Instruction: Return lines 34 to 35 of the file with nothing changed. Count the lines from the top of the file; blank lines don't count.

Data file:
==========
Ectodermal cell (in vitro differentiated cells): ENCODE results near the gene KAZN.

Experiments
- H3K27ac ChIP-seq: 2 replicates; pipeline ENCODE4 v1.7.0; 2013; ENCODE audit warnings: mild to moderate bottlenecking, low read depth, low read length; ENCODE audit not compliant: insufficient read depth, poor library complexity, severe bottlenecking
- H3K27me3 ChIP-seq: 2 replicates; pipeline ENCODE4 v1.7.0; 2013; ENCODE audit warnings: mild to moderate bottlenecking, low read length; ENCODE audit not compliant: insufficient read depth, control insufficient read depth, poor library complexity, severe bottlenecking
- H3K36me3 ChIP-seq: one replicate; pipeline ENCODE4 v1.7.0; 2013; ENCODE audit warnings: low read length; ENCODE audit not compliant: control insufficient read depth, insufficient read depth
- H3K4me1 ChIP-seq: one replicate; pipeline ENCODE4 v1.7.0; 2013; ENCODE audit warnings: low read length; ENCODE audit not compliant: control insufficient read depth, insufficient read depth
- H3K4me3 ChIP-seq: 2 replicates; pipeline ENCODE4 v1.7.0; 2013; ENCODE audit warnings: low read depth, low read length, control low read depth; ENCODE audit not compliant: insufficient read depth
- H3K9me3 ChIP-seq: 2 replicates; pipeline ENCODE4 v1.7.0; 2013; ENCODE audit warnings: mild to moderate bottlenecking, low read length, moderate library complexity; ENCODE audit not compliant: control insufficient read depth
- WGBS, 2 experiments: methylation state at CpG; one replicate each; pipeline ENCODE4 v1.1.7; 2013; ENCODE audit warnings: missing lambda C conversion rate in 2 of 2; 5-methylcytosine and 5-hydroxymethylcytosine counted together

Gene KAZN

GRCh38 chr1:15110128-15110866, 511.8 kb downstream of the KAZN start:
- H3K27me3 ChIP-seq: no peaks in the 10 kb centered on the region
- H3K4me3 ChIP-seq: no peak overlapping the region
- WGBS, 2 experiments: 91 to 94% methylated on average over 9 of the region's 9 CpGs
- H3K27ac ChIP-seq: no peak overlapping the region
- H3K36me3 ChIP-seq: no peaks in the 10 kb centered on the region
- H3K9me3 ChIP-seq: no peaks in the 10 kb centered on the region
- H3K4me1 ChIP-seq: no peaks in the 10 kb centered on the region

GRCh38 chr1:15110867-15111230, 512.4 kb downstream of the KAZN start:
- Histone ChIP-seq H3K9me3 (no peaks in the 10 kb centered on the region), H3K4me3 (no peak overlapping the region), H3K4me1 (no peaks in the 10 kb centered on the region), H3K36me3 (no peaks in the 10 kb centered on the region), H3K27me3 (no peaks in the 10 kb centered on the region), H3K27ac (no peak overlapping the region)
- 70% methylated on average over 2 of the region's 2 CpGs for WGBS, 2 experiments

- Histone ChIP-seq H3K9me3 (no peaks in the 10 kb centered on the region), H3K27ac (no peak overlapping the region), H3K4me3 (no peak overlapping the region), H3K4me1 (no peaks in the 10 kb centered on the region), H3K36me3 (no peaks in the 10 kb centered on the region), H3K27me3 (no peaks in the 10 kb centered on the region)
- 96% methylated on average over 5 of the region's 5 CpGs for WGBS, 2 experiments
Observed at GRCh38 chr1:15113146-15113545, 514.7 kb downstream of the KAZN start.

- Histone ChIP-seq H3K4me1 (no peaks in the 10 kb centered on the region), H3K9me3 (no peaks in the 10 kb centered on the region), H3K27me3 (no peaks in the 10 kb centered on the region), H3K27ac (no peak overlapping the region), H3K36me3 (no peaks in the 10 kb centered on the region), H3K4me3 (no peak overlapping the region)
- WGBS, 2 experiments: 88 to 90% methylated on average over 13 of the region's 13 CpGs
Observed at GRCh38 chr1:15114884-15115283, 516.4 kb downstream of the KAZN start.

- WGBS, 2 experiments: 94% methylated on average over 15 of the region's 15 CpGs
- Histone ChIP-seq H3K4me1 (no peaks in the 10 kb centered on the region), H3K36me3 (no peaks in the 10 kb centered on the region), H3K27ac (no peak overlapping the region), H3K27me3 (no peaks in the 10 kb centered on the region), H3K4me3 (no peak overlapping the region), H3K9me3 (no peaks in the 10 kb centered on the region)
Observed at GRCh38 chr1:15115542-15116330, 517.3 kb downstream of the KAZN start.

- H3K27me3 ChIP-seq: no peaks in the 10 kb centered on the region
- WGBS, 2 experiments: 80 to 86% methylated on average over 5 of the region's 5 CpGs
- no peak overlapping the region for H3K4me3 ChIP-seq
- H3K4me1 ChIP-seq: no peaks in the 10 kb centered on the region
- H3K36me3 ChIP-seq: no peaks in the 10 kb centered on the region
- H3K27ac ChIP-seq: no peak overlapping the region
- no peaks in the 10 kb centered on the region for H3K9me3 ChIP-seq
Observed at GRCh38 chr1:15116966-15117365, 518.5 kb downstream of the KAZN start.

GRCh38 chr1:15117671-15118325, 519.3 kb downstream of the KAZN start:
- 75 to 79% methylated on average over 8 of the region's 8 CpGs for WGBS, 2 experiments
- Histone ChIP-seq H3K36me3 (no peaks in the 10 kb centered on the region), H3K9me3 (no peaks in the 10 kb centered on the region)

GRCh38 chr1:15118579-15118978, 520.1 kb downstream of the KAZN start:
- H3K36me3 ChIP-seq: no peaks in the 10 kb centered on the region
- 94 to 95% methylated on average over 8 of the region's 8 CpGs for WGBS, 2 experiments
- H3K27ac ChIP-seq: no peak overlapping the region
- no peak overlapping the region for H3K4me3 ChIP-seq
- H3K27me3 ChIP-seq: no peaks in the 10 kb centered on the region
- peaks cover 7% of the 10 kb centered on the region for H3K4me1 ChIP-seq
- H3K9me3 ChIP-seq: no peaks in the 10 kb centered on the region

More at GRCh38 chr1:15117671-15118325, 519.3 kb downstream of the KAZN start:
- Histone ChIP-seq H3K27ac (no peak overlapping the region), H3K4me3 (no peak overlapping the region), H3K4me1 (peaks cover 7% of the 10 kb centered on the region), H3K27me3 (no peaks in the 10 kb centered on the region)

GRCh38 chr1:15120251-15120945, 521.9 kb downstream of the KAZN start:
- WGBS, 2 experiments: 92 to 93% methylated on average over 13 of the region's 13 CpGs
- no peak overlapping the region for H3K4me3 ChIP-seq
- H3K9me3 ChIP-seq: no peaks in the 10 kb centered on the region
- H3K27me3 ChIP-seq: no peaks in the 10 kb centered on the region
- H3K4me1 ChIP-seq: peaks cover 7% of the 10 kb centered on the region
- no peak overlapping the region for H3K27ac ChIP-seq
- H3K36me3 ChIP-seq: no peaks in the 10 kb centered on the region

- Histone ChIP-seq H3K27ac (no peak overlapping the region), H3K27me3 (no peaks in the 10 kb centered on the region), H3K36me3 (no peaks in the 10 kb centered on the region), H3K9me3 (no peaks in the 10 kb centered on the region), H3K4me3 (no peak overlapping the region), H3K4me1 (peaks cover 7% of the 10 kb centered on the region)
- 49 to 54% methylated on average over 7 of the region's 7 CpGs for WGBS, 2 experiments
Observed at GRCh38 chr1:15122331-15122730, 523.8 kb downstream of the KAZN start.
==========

- H3K4me1 ChIP-seq: no peaks in the 10 kb centered on the region
- H3K36me3 ChIP-seq: no peaks in the 10 kb centered on the region